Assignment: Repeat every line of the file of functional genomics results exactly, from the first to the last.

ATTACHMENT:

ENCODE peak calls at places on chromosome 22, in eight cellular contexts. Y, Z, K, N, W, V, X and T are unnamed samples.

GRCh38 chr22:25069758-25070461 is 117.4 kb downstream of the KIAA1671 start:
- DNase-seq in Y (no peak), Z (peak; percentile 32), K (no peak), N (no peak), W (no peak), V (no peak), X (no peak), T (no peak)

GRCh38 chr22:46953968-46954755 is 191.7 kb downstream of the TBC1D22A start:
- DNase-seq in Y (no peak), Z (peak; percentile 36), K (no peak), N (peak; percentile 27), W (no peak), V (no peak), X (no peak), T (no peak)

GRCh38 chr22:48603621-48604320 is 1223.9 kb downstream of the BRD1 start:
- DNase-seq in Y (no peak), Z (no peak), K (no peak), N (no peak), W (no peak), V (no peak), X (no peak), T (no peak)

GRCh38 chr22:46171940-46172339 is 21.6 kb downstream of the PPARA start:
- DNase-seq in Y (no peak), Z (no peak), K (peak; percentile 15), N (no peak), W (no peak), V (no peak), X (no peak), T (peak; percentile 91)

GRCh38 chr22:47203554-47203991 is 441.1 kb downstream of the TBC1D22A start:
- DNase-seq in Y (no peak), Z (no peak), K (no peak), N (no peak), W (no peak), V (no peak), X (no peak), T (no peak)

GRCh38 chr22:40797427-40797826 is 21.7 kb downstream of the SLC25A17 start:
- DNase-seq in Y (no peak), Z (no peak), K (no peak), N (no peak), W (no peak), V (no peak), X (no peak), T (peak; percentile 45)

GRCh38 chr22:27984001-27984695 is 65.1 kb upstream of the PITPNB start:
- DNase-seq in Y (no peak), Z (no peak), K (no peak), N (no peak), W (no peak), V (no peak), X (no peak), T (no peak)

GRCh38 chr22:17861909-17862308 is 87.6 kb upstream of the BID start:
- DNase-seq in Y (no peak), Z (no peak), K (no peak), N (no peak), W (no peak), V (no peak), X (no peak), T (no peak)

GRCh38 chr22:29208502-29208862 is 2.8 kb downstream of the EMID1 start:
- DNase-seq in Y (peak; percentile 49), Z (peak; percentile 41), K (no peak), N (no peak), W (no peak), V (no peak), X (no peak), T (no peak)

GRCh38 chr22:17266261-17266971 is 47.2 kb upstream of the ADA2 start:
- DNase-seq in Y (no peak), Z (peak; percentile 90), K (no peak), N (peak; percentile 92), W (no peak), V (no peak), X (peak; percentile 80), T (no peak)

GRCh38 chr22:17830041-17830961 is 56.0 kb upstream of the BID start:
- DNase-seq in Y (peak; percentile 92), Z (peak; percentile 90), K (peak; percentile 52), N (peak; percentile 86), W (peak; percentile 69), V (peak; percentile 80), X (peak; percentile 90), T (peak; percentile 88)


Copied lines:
ENCODE peak calls at places on chromosome 22, in eight cellular contexts. Y, Z, K, N, W, V, X and T are unnamed samples.

GRCh38 chr22:25069758-25070461 is 117.4 kb downstream of the KIAA1671 start:
- DNase-seq in Y (no peak), Z (peak; percentile 32), K (no peak), N (no peak), W (no peak), V (no peak), X (no peak), T (no peak)

GRCh38 chr22:46953968-46954755 is 191.7 kb downstream of the TBC1D22A start:
- DNase-seq in Y (no peak), Z (peak; percentile 36), K (no peak), N (peak; percentile 27), W (no peak), V (no peak), X (no peak), T (no peak)

GRCh38 chr22:48603621-48604320 is 1223.9 kb downstream of the BRD1 start:
- DNase-seq in Y (no peak), Z (no peak), K (no peak), N (no peak), W (no peak), V (no peak), X (no peak), T (no peak)

GRCh38 chr22:46171940-46172339 is 21.6 kb downstream of the PPARA start:
- DNase-seq in Y (no peak), Z (no peak), K (peak; percentile 15), N (no peak), W (no peak), V (no peak), X (no peak), T (peak; percentile 91)

GRCh38 chr22:47203554-47203991 is 441.1 kb downstream of the TBC1D22A start:
- DNase-seq in Y (no peak), Z (no peak), K (no peak), N (no peak), W (no peak), V (no peak), X (no peak), T (no peak)

GRCh38 chr22:40797427-40797826 is 21.7 kb downstream of the SLC25A17 start:
- DNase-seq in Y (no peak), Z (no peak), K (no peak), N (no peak), W (no peak), V (no peak), X (no peak), T (peak; percentile 45)

GRCh38 chr22:27984001-27984695 is 65.1 kb upstream of the PITPNB start:
- DNase-seq in Y (no peak), Z (no peak), K (no peak), N (no peak), W (no peak), V (no peak), X (no peak), T (no peak)

GRCh38 chr22:17861909-17862308 is 87.6 kb upstream of the BID start:
- DNase-seq in Y (no peak), Z (no peak), K (no peak), N (no peak), W (no peak), V (no peak), X (no peak), T (no peak)

GRCh38 chr22:29208502-29208862 is 2.8 kb downstream of the EMID1 start:
- DNase-seq in Y (peak; percentile 49), Z (peak; percentile 41), K (no peak), N (no peak), W (no peak), V (no peak), X (no peak), T (no peak)

GRCh38 chr22:17266261-17266971 is 47.2 kb upstream of the ADA2 start:
- DNase-seq in Y (no peak), Z (peak; percentile 90), K (no peak), N (peak; percentile 92), W (no peak), V (no peak), X (peak; percentile 80), T (no peak)

GRCh38 chr22:17830041-17830961 is 56.0 kb upstream of the BID start:
- DNase-seq in Y (peak; percentile 92), Z (peak; percentile 90), K (peak; percentile 52), N (peak; percentile 86), W (peak; percentile 69), V (peak; percentile 80), X (peak; percentile 90), T (peak; percentile 88)